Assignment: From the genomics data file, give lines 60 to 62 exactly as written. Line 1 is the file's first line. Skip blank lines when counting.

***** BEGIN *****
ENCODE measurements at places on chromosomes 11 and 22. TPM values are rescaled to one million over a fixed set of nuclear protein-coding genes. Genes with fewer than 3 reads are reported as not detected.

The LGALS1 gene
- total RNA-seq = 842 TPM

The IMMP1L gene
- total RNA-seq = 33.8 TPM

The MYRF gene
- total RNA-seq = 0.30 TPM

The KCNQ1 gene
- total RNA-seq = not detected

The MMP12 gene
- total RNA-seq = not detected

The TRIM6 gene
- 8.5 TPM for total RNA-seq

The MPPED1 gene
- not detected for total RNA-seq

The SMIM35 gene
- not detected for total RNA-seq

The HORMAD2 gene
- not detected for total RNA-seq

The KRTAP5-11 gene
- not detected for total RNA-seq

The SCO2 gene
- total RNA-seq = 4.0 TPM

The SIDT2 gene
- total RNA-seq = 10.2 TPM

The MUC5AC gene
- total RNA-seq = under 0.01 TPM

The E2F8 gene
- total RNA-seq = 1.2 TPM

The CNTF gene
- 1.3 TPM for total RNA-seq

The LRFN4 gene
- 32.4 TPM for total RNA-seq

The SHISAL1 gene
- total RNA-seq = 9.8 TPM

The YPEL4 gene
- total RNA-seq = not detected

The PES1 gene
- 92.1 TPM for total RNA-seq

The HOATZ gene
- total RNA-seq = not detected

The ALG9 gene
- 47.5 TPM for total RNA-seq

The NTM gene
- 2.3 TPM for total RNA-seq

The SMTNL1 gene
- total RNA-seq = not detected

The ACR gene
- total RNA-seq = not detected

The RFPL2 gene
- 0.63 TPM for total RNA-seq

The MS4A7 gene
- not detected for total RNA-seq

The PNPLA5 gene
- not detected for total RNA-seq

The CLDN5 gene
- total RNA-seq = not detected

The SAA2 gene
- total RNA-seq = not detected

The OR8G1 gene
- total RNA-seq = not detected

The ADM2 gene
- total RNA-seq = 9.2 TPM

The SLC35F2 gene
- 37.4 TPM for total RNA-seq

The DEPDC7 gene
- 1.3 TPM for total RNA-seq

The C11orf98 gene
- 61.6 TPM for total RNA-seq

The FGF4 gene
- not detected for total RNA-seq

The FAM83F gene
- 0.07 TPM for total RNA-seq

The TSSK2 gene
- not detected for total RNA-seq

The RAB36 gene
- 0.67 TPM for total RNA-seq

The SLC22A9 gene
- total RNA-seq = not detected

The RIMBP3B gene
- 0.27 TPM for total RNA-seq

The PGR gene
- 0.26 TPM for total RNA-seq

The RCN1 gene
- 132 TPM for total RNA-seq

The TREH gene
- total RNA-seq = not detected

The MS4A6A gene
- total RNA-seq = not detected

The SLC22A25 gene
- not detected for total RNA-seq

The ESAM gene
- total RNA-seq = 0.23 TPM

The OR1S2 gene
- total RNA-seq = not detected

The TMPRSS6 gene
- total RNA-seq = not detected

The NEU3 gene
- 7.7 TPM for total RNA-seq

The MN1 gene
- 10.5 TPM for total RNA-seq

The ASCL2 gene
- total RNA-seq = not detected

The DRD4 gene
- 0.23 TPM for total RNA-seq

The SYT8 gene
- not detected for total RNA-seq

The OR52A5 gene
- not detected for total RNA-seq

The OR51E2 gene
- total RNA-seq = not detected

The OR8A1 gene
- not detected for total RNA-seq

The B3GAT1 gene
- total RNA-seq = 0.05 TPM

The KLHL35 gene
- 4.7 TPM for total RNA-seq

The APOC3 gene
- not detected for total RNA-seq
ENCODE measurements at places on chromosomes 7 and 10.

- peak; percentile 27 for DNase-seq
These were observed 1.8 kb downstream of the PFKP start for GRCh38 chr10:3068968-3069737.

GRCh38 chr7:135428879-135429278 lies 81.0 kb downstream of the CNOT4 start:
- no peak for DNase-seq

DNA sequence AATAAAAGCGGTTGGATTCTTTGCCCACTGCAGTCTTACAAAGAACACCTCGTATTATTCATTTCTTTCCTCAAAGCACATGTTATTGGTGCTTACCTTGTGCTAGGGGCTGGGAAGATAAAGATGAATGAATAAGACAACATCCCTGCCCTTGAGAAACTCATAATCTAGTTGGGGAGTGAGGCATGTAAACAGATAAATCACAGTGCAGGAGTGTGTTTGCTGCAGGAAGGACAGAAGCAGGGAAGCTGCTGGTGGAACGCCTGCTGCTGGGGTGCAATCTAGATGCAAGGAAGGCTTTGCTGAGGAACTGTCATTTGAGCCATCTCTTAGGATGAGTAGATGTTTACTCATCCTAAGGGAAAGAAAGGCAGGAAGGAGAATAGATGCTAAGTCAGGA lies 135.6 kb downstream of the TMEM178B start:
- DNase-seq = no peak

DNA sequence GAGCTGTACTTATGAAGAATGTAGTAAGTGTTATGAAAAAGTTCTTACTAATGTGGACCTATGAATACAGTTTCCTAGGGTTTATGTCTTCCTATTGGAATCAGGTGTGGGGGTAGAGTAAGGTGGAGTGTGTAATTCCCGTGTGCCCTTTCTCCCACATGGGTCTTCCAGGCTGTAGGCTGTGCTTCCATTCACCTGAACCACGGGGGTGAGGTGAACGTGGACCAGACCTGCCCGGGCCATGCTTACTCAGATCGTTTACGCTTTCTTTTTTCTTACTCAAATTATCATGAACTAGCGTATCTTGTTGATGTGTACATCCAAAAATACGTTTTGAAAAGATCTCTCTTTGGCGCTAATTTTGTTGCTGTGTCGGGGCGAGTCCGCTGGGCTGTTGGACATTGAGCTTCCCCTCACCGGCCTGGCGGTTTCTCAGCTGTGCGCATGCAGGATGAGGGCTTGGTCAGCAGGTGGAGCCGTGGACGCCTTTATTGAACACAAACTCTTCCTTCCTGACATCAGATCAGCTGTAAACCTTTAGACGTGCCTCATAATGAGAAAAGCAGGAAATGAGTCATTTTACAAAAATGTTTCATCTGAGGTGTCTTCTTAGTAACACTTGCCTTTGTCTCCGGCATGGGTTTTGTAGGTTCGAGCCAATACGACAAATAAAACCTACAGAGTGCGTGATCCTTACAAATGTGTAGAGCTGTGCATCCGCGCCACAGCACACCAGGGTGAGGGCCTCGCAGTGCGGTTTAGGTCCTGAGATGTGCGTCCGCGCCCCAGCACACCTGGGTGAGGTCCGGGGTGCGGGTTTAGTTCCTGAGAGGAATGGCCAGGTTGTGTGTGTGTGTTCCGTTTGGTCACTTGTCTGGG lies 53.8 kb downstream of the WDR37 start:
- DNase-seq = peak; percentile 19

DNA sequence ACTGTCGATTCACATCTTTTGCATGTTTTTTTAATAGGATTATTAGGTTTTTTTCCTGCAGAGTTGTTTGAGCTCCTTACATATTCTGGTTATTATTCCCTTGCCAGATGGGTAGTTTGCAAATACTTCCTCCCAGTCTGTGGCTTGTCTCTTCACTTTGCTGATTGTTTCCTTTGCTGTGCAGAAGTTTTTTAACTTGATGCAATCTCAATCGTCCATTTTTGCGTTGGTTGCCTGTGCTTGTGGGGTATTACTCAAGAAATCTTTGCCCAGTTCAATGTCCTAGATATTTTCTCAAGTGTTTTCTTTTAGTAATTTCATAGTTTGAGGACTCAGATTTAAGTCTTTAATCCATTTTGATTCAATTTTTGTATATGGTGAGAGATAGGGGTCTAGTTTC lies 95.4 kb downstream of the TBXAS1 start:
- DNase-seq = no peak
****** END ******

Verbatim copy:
The OR8G1 gene
- total RNA-seq = not detected

The ADM2 gene